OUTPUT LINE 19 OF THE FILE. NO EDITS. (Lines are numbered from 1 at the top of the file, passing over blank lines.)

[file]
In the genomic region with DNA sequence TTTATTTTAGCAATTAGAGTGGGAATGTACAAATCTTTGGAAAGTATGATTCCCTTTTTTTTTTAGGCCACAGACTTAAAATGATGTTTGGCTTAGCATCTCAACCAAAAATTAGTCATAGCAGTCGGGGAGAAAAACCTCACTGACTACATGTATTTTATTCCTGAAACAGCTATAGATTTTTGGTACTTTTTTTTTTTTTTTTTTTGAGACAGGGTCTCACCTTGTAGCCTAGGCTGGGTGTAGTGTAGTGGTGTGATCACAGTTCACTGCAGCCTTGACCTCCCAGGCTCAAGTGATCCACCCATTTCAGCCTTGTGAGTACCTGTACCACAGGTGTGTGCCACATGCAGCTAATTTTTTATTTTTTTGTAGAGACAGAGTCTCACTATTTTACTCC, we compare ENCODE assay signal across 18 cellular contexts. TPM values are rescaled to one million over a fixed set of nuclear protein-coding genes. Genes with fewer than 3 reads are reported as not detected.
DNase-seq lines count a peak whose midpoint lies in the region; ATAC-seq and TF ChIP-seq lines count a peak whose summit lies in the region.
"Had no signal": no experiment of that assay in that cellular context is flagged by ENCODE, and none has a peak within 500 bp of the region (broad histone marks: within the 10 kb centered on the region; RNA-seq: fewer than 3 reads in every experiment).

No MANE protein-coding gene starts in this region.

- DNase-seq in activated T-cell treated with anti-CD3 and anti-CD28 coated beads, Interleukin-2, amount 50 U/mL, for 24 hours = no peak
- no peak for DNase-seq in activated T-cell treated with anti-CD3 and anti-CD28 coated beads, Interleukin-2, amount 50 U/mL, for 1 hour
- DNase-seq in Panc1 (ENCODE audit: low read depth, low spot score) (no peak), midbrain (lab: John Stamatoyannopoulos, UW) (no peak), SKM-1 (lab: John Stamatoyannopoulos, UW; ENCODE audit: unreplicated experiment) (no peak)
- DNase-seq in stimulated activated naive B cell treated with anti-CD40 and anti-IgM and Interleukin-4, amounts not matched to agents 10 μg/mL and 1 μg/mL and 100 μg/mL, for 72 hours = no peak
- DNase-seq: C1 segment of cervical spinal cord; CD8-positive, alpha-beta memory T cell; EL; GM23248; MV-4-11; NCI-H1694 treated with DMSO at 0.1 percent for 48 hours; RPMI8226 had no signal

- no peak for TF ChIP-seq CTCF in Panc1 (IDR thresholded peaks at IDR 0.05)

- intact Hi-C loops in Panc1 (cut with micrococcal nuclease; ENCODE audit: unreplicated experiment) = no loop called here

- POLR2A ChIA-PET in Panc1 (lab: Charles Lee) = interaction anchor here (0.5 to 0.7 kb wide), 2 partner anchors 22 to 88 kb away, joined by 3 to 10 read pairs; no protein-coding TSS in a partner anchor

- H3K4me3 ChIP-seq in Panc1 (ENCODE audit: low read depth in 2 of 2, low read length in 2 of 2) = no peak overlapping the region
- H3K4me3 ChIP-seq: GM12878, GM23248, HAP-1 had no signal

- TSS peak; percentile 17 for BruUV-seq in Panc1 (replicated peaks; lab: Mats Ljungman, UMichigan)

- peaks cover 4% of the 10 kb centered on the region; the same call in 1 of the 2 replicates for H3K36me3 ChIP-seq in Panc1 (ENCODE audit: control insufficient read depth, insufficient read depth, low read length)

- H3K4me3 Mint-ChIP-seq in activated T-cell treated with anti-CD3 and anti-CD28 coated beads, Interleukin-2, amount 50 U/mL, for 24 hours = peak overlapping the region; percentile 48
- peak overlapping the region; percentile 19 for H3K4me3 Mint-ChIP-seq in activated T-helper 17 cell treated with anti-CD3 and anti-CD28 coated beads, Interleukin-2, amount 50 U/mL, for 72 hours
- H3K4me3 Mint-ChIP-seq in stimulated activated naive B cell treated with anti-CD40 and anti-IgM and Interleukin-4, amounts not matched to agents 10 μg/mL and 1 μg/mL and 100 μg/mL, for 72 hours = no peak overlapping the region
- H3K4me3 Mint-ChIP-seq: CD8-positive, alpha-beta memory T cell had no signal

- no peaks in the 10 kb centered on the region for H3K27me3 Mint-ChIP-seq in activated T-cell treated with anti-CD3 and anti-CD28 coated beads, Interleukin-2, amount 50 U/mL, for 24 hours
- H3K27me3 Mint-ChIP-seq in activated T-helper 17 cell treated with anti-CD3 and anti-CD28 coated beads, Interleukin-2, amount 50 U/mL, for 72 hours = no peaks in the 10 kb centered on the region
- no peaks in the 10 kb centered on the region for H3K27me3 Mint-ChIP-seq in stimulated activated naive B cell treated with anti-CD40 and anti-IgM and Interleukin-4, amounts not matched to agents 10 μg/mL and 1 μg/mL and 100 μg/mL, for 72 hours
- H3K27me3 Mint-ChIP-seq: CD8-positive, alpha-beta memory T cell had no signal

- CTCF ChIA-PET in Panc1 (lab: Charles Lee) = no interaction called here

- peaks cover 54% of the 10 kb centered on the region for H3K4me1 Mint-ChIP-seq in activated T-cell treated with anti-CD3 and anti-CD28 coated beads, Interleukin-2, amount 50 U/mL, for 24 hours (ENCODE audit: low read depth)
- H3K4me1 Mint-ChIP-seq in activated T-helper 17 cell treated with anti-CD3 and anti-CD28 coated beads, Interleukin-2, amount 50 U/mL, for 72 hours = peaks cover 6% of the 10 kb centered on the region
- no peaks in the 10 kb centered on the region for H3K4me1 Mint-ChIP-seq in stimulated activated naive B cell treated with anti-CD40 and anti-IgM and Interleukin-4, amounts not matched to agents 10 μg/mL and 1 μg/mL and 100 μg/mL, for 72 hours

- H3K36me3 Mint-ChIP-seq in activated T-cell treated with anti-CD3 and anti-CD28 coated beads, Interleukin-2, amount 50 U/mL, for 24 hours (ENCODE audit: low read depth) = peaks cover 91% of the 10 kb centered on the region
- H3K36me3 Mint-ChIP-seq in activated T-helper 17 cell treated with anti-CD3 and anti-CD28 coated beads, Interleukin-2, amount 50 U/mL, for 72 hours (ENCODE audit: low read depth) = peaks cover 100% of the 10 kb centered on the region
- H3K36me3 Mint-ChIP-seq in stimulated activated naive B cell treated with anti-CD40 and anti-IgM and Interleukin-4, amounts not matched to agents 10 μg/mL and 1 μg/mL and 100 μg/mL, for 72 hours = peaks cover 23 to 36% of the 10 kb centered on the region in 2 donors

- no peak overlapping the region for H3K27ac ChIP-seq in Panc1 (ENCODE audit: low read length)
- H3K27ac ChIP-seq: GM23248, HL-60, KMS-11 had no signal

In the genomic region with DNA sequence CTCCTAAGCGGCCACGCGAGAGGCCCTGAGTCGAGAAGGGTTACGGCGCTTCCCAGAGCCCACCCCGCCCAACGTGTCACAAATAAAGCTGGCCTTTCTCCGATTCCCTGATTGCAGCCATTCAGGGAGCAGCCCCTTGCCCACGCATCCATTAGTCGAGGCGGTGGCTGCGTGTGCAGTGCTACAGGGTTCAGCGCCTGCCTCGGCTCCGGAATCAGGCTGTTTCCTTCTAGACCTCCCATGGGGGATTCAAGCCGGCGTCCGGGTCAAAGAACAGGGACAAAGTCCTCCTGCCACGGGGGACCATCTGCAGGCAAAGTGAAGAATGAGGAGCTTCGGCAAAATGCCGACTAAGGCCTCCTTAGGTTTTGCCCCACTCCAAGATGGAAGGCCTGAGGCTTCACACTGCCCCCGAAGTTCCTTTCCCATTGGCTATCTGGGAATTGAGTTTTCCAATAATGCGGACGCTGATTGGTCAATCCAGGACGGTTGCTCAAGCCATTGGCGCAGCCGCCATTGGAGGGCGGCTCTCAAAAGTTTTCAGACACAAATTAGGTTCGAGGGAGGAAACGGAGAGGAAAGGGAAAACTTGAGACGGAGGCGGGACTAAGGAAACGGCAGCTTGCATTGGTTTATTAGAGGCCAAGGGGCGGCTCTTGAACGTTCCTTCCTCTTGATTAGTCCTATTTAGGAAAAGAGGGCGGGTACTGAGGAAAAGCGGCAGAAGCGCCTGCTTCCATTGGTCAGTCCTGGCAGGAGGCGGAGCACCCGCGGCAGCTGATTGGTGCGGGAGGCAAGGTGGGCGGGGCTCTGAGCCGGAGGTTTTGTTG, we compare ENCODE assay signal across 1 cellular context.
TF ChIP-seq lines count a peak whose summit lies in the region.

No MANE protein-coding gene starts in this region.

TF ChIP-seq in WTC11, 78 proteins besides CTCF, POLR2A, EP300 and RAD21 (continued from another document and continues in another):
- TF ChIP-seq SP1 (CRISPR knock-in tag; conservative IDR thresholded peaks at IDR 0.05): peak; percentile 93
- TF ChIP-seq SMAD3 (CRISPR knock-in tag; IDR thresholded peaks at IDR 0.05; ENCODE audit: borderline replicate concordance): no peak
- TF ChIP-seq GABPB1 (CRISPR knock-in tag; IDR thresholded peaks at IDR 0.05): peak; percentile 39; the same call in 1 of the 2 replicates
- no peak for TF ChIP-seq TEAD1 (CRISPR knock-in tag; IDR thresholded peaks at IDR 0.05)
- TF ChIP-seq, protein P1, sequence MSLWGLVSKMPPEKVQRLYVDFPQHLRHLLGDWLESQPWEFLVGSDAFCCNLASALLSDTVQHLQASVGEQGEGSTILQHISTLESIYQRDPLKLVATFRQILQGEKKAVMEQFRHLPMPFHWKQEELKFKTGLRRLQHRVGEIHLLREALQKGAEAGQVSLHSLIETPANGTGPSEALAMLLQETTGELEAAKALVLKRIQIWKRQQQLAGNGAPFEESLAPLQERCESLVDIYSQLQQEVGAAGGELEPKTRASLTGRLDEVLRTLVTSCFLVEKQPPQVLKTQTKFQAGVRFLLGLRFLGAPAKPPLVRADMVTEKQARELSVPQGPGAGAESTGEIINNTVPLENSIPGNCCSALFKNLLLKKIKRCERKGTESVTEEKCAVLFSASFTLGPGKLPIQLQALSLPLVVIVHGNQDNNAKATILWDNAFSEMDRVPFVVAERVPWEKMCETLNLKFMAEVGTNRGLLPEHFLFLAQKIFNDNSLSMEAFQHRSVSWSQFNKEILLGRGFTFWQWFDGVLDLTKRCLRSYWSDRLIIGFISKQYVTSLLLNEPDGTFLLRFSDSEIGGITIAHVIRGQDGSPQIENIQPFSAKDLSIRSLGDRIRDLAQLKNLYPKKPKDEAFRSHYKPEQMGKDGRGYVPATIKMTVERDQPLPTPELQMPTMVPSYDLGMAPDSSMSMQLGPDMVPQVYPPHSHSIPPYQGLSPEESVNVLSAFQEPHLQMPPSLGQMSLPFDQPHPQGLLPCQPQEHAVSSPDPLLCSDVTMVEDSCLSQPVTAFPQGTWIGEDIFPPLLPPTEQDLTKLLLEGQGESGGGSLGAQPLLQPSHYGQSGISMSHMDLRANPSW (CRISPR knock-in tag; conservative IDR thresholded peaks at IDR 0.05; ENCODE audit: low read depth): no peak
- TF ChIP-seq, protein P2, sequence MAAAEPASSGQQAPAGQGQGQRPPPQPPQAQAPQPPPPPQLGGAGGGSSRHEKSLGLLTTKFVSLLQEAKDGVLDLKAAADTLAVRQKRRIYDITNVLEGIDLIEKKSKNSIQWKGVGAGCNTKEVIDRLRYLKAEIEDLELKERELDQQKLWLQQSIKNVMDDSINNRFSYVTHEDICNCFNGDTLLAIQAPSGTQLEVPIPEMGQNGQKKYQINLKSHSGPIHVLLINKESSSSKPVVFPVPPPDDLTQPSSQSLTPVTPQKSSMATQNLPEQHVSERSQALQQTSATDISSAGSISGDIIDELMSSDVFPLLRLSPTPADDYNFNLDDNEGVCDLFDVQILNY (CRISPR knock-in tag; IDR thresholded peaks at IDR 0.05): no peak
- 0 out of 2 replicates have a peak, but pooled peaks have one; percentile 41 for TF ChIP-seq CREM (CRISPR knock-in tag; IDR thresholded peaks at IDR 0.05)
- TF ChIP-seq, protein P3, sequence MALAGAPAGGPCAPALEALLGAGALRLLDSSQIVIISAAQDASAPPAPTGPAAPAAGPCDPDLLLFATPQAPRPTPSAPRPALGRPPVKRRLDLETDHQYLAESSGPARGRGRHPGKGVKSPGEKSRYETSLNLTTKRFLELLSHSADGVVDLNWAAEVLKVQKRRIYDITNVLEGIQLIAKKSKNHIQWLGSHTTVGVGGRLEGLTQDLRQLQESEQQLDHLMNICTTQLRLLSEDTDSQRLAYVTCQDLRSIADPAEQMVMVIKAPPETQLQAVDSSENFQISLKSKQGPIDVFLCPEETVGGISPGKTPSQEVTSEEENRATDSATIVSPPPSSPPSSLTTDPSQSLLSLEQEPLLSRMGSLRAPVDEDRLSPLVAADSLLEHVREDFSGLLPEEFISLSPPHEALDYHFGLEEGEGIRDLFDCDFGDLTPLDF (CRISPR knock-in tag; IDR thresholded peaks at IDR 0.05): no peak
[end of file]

- H3K4me3 Mint-ChIP-seq in stimulated activated naive B cell treated with anti-CD40 and anti-IgM and Interleukin-4, amounts not matched to agents 10 μg/mL and 1 μg/mL and 100 μg/mL, for 72 hours = no peak overlapping the region